Americans ages 20 to 29 saw their student loan debt become a much larger percentage of their overall debt during the past decade – from 12.9% in 2005, to 21.1% in 2009, to 36.8% in 2014 – a recent study from TransUnion reveals.
And, although people in this age group are carrying less credit card debt than they have in the past, the drag of student loan debt is negatively impacting their ability to qualify for mortgages.
According to the report, the average student loan balance per consumer with one or more student loan accounts jumped from $17,442 in 2005 to $29,575 in 2014.
Looking just at borrowers ages 20 to 29, the average student loan debt balance increased from $15,853 in 2005 to $25,525 in 2014.
In addition, the percentage of credit-active consumers ages 20 to 29 with a student loan rose from 31% in 2005 to nearly 51% in 2014.
As a result, student loan debt now accounts for a much larger percentage of consumers' overall debt.
Meanwhile, the average mortgage balance and average credit card balance have both declined. Since the start of the recession in 2008, the average mortgage balance per borrower dropped more than 9% – from $166,117 in 2009 to $150,624 in 2014.
The share of overall debt represented by credit cards also declined from 5.1% in 2005 to 3.8% in 2014, according to the report.
Interestingly, the report finds that older Americans (ages 60-plus) are carrying more student loan debt than ever before. That's partly because many of the people aged 50 to 60 who lost their jobs in the recession decided to return to college to get new training. Many of these people, however, had to borrow in order to get their new degrees – which, in turn, left them with additional debt.
The concern is that the increase in student debt as a percentage of overall debt could be preventing many people – particularly younger people – from obtaining a mortgage.
‘The mortgage crisis and recession had a profound impact on the country, with many consumers still feeling the effects today,’ says Charlie Wise, co-author of the study and vice president in TransUnion's Innovative Solutions Group. ‘Interestingly, our study found that the recession has had a lasting impact on two disparate groups – those consumers in their 20s and those ages 60 or higher – though in very different ways.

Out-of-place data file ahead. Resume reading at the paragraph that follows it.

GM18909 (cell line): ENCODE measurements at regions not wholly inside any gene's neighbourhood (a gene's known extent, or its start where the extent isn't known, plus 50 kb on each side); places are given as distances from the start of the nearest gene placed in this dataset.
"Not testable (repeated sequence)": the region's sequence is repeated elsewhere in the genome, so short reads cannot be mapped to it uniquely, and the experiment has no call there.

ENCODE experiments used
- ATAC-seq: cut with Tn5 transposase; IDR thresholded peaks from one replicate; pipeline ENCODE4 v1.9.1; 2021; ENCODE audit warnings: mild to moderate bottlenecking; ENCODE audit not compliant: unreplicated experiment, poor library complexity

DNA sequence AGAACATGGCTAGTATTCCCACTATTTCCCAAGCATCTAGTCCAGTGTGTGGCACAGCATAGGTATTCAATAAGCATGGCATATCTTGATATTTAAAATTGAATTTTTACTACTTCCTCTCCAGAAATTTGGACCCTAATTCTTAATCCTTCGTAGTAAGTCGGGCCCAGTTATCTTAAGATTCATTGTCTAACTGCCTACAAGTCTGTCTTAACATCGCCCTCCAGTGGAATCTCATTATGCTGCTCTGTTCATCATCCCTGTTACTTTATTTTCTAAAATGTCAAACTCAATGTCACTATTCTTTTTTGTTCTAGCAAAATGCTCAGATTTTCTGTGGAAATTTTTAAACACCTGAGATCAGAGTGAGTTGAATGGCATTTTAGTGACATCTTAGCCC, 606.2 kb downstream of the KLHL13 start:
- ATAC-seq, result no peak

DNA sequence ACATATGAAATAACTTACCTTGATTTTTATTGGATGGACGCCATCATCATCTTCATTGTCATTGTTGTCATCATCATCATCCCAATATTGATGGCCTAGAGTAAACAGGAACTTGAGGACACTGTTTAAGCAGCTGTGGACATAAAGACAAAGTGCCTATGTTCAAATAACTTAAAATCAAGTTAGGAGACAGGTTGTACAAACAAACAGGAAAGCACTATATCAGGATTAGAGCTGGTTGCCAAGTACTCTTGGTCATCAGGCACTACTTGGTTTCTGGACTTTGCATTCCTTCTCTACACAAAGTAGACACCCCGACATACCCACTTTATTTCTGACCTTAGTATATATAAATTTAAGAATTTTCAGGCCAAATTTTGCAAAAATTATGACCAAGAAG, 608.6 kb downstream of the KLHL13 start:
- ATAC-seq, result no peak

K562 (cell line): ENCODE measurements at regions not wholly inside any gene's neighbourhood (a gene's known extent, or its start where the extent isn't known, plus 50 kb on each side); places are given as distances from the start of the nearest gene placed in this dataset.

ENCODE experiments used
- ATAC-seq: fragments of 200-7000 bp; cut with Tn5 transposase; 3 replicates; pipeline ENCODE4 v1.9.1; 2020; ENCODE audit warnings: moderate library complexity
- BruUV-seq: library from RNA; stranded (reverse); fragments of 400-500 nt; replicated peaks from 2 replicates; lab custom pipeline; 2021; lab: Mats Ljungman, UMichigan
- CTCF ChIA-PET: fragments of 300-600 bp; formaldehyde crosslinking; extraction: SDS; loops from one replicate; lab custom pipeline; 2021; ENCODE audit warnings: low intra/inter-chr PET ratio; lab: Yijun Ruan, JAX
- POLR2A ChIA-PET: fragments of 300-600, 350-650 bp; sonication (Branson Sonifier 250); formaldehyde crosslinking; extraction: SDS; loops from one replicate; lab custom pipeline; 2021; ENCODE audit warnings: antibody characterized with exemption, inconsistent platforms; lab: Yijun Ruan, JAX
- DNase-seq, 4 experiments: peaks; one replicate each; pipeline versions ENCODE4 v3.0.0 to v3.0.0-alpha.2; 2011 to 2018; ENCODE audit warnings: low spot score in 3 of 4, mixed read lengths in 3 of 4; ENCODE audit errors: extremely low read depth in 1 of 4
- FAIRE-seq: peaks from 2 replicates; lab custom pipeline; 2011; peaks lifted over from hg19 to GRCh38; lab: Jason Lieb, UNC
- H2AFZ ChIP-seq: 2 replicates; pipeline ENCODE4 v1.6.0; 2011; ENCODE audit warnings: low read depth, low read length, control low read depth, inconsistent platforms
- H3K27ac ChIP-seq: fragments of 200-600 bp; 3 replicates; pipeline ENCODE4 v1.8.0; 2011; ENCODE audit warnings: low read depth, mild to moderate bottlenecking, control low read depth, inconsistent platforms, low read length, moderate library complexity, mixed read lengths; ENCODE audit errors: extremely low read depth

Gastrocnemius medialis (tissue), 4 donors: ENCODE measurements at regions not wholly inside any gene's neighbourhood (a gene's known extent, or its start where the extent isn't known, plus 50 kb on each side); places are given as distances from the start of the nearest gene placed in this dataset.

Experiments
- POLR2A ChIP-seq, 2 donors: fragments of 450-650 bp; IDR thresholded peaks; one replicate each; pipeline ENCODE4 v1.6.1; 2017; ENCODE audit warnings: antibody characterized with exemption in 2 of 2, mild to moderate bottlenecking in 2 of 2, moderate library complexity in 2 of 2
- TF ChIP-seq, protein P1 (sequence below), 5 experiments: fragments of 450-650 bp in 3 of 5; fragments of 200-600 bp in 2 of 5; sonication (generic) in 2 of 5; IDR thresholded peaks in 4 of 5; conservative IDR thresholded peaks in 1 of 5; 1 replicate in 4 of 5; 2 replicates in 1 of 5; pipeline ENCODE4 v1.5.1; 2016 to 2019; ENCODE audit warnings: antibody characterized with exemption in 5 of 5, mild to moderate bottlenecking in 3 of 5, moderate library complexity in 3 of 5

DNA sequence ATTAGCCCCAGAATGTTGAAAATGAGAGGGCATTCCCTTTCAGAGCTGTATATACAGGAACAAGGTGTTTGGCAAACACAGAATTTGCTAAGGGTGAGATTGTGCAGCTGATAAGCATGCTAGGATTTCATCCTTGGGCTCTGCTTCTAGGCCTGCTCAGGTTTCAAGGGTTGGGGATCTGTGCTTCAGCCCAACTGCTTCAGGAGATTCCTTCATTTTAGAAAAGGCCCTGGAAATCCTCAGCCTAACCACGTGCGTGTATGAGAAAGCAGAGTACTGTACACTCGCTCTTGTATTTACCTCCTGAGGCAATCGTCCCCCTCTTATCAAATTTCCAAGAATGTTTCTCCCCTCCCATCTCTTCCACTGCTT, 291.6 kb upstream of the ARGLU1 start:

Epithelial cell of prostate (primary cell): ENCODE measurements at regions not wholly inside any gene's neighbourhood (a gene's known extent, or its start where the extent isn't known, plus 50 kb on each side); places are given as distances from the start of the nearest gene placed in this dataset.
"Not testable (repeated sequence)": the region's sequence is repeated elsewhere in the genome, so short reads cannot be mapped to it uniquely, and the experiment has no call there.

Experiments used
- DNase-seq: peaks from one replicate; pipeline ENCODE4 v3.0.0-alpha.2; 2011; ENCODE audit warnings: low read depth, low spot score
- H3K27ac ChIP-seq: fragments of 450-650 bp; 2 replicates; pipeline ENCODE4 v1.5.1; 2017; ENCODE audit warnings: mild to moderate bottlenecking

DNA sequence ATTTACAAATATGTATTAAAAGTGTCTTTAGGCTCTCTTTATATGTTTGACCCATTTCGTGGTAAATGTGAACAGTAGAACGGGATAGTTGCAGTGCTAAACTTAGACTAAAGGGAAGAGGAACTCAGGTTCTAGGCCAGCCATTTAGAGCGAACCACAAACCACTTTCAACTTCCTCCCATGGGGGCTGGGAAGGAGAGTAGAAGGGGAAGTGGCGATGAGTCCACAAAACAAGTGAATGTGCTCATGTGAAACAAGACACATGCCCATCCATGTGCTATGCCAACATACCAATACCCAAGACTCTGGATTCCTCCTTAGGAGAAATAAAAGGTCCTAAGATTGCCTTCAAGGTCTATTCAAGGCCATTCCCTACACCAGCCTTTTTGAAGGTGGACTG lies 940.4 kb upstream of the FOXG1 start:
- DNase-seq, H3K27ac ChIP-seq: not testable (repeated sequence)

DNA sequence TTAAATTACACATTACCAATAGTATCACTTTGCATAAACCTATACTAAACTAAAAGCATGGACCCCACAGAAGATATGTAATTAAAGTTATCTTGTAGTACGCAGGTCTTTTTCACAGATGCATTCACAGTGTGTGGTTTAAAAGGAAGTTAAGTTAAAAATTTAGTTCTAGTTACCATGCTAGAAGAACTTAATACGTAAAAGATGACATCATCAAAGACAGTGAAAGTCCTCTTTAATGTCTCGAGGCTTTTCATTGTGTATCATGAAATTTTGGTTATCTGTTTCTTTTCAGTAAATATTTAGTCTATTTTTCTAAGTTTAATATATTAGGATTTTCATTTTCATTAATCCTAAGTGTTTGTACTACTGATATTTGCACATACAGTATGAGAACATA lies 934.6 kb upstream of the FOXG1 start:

‘While these groups differ greatly in their borrowing levels and wallet share compositions, we also believe their borrowing and wallet shares were likely impacted by each other,’ Wise continues. ‘With unemployment rates remaining high for a prolonged period during the last six years, 20-somethings likely looked to their parents, grandparents, and other more financially established family and friends for financial support.’
‘Our study clearly shows that the rapid rise in student loan debt for younger consumers has occurred while the shares of all other loan types except auto has dropped, indicating that student loans may be crowding out most other loan types,’ he adds. ‘Additionally, younger consumers have found during and soon after the recession that it is more difficult to gain access to credit cards and mortgages, further pushing the decline in those balances.’
To read the full report, click here.